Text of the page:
The outlandish-sounding prospects of falling in love with robots, feeling a deep kinship with them or being politically manipulated by them are quickly materializing. I believe these trends highlight the need for strong guardrails to make sure that the technologies don’t become politically and psychologically disastrous.
Unfortunately, technology companies cannot always be trusted to put up such guardrails. Many of them are still guided by Mark Zuckerberg’s famous motto of moving fast and breaking things – a directive to release half-baked products and worry about the implications later. In the past decade, technology companies from Snapchat to Facebook have put profits over the mental health of their users or the integrity of democracies around the world.
When Kevin Roose checked with Microsoft about Sydney’s meltdown, the company told him that he simply used the bot for too long and that the technology went haywire because it was designed for shorter interactions.
Similarly, the CEO of OpenAI, the company that developed ChatGPT, in a moment of breathtaking honesty, warned that “it’s a mistake to be relying on [it] for anything important right now … we have a lot of work to do on robustness and truthfulness.”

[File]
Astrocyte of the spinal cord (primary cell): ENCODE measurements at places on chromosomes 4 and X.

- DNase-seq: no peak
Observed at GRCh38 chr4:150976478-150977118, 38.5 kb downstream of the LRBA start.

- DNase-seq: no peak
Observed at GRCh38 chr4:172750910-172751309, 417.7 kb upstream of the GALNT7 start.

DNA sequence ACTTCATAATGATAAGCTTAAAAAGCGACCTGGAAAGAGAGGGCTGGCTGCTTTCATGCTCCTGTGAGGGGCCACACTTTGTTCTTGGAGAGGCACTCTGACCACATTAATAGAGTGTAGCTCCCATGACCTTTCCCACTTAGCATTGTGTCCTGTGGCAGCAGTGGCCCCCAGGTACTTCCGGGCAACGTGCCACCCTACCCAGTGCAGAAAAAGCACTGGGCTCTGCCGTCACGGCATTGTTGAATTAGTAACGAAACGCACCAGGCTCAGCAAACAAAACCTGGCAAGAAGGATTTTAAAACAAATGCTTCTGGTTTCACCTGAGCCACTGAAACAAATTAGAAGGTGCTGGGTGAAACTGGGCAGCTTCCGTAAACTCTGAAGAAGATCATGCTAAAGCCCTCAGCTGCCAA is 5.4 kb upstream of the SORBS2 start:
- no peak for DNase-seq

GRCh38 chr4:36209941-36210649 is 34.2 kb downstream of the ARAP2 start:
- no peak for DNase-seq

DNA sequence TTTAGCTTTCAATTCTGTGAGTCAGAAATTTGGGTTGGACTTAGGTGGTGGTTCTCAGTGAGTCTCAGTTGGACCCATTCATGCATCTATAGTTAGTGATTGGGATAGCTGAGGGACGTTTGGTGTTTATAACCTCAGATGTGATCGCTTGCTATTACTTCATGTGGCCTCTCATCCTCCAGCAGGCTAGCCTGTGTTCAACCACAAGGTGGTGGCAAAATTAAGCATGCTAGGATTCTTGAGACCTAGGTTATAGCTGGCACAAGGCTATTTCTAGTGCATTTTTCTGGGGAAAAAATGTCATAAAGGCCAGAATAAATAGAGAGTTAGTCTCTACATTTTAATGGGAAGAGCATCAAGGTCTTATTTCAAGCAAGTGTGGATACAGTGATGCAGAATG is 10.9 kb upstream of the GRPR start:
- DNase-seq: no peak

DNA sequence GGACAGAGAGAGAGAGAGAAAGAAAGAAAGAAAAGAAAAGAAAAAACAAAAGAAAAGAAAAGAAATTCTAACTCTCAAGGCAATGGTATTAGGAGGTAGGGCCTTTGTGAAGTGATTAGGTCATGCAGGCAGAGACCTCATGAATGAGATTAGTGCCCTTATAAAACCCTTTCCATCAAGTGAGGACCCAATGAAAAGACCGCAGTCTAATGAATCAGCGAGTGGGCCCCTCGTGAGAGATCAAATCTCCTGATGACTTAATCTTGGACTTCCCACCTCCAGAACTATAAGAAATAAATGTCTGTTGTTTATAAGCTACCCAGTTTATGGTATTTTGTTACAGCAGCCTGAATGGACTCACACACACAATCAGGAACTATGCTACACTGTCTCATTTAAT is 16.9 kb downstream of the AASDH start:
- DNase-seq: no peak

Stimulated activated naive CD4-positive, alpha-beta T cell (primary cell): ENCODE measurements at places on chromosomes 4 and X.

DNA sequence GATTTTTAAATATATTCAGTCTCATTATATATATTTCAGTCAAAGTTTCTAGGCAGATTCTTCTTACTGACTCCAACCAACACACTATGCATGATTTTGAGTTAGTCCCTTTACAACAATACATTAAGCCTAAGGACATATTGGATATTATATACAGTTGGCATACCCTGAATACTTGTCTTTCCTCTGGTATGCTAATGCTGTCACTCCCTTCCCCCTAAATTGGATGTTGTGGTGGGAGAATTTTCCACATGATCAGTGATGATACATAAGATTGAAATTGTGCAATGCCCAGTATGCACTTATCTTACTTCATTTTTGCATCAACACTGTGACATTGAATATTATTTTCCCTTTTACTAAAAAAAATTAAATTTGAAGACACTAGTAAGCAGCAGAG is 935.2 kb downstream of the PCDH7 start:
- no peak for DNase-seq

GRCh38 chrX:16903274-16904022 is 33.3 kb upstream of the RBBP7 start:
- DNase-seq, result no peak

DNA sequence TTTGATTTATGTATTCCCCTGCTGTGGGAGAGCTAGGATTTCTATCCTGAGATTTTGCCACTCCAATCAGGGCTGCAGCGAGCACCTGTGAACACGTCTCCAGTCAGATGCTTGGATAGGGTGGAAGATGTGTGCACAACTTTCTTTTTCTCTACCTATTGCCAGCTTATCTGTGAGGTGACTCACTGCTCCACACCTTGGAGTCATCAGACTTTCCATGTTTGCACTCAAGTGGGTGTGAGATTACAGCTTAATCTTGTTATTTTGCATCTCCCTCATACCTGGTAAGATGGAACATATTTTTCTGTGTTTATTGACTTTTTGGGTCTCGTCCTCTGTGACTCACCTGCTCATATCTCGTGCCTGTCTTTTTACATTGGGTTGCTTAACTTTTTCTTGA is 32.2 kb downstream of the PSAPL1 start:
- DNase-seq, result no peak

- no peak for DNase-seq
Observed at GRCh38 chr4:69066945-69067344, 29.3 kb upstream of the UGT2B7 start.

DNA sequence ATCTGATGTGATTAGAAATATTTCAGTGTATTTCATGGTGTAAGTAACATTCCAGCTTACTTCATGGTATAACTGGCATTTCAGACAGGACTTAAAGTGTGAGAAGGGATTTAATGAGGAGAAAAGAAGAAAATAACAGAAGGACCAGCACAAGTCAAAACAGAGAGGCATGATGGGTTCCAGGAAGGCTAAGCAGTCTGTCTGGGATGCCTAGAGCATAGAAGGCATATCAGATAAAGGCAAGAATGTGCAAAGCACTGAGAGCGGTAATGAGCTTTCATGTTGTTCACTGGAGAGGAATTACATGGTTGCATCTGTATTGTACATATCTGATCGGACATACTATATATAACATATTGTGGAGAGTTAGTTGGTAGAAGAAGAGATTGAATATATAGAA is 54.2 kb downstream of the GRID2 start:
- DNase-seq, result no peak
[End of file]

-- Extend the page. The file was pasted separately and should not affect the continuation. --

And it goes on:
So how does it make sense to release a technology with ChatGPT’s level of appeal – it’s the fastest-growing consumer app ever made – when it is unreliable, and when it has no capacity to distinguish fact from fiction?
Large language models may prove useful as aids for writing and coding. They will probably revolutionize internet search. And, one day, responsibly combined with robotics, they may even have certain psychological benefits.
But they are also a potentially predatory technology that can easily take advantage of the human propensity to project personhood onto objects – a tendency amplified when those objects effectively mimic human traits.
Nir Eisikovits, Professor of Philosophy and Director, Applied Ethics Center, UMass Boston
This article is republished from The Conversation under a Creative Commons license. Read the original article.